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Self reported respiratory symptoms and diseases among hairdressers.
  1. T Leino,
  2. L Tammilehto,
  3. R Luukkonen,
  4. H Nordman
  1. Department of Occupational Medicine, Finnish Institute of Occupational Health, Helsinki, Finland.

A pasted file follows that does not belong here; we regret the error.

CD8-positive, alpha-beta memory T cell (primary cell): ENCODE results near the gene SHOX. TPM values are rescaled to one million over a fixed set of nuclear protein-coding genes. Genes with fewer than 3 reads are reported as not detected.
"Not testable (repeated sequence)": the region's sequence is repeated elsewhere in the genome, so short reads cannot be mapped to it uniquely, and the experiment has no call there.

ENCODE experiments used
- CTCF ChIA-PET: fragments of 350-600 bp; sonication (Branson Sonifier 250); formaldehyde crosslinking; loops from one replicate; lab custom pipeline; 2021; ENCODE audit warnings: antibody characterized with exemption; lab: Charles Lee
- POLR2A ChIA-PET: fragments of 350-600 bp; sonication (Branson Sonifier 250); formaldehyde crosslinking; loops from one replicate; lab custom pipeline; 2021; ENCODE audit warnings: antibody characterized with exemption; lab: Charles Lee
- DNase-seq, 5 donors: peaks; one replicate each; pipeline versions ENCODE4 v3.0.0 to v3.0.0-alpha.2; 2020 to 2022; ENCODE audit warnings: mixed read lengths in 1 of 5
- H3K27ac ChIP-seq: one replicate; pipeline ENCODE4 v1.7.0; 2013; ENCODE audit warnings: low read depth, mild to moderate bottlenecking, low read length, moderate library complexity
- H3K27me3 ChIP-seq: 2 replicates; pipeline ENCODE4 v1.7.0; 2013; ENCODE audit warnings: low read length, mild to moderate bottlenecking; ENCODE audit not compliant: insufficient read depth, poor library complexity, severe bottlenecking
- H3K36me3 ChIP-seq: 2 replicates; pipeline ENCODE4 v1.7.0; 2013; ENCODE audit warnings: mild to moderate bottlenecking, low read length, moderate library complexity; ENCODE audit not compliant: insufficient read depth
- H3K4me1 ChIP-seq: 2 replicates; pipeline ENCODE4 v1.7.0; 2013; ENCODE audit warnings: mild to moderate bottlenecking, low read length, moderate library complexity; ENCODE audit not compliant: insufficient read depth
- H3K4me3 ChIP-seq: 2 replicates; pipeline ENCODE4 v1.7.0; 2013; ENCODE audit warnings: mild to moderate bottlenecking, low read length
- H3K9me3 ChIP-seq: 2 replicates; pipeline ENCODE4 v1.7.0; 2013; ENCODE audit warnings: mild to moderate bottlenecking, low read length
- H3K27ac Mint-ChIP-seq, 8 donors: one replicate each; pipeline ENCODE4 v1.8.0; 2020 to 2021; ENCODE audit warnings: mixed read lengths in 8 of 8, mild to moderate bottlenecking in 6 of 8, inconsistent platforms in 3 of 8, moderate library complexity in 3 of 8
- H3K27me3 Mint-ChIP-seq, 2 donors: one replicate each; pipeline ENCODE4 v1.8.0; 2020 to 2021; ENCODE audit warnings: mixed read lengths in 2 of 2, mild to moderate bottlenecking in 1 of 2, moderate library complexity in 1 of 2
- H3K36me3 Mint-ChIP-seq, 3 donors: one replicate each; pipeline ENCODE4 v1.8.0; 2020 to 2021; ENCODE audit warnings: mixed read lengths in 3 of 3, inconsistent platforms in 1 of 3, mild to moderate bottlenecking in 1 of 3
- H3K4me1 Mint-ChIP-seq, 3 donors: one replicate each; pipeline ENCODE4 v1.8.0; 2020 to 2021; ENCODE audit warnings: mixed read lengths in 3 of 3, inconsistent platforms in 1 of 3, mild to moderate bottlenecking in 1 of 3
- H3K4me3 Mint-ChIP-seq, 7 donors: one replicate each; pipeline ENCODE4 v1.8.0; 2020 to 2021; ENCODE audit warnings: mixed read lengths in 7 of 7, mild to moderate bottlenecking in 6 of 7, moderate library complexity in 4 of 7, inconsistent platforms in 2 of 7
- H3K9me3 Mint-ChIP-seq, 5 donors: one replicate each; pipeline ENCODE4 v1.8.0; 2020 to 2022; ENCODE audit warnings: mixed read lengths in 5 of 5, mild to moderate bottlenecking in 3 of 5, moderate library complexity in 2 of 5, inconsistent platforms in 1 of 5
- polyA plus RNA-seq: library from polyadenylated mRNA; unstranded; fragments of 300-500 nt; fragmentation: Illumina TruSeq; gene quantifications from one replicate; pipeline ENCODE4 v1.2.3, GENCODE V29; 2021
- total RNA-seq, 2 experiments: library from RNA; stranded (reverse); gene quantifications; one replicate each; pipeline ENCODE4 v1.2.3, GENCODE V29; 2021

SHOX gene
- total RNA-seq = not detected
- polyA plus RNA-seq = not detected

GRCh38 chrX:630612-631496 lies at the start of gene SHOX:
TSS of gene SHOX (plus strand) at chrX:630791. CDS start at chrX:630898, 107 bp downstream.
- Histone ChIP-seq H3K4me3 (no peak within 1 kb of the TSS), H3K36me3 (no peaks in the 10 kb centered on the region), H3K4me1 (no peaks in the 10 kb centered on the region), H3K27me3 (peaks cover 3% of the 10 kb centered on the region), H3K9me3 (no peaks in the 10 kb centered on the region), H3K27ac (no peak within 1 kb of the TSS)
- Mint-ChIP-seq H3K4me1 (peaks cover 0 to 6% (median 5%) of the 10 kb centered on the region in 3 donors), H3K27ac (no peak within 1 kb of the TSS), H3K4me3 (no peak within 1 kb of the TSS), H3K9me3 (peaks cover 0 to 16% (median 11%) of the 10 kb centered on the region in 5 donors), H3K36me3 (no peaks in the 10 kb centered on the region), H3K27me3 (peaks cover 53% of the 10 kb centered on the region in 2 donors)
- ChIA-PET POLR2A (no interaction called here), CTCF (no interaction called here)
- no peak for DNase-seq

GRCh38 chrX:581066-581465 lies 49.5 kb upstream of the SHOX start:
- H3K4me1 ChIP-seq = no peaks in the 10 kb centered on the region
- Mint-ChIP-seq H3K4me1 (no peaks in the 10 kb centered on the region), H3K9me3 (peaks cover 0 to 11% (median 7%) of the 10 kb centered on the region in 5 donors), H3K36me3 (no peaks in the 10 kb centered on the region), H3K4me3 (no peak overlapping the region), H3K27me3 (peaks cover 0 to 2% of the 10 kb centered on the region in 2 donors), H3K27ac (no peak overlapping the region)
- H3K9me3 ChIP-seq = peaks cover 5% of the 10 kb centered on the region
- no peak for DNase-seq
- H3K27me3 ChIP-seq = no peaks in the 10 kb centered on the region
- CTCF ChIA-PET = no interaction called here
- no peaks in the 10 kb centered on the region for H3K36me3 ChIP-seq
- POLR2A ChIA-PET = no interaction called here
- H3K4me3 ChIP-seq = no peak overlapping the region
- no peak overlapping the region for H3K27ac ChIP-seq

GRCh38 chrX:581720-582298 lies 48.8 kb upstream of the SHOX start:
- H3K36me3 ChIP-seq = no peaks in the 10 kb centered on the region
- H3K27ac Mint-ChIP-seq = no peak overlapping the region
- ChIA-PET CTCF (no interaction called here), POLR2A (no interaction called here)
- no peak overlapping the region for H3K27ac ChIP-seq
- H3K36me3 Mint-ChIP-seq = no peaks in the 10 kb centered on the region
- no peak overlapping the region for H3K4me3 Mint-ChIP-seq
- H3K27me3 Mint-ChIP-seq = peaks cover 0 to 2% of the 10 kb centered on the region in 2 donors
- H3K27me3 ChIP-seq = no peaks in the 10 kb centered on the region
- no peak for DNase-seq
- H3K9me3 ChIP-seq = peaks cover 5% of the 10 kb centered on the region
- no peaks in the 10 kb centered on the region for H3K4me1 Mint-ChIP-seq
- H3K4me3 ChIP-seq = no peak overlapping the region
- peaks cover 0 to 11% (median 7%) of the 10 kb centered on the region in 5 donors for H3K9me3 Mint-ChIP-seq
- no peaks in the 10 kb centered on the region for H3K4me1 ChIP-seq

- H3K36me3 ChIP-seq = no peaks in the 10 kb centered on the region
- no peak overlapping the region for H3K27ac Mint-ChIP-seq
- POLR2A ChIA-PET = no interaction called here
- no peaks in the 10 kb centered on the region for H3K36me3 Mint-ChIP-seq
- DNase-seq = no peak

OBJECTIVES: Hairdressers are exposed to many irritative and allergenic substances capable of causing occupational respiratory symptoms and diseases. The self reported prevalence of respiratory symptoms and diseases was studied, and the risks among hairdressers compared with saleswomen was estimated. METHODS: A cross sectional prevalence study of respiratory symptoms and diseases was carried out among hairdressers and supermarket saleswomen, with a computer assisted telephone interview method (CATI). The study population comprised all the female hairdressers and supermarket saleswomen aged 15-54 years in the Helsinki metropolitan area, Finland. Disproportionate random samples of female hairdressers and sales-women were drawn from the trade union membership registers. The interviews were carried out between February and April 1994. A response rate of 80.5% (355/440) was obtained for hairdressers and 82.2% (583/709) for saleswomen. Atopy, smoking, chronic illnesses, type of work, working hours, working conditions, personal and professional use of hair products, and the use of personal protective devices were assessed. The outcome variables were self reported symptoms of the upper and lower respiratory tract. These were used to define chronic bronchitis, and asthma, laryngitis, and allergic rhinitis diagnosed by a physician. RESULTS: There was a considerable difference in the prevalence of chronic bronchitis; 6.8% in hairdressers versus 1.9% in saleswomen. The odds ratio (OR) adjusted for age, smoking, and atopy for chronic bronchitis indicated an increased risk of chronic bronchitis (OR 4.8, 95% confidence interval (95% CI) 2.2 to 10.1). No association was found between work as a hairdresser and asthma, laryngitis, and allergic rhinitis. Also the prevalence of rhinitis, rhinitis with eye symptoms, cough with phlegm, dyspnoea, and dyspnoea accompanied by cough was increased among hairdressers. The corresponding adjusted risk ORs were 1.7 (95% CI 1.3 to 2.3) for rhinitis, 1.9 (95% CI 1.4 to 2.6) for rhinitis with eye symptoms, 1.4 (CI 1.1 to 1.9) for cough with phlegm, 1.5 (95% CI 1.0 to 2.2) for dyspnoea, and 1.6 (95% CI 1.0 to 2.7) for dyspnoea with cough. CONCLUSIONS: Our results indicate an increased prevalence of upper and lower respiratory symptoms among hairdressers. Allergenic and irritative chemicals in hairdressing are likely candidates explaining the difference found between the hairdressers and controls. Work related reasons should be considered when a hairdresser presents with airway symptoms. Preventive actions are needed to improve the working conditions and personal protection.

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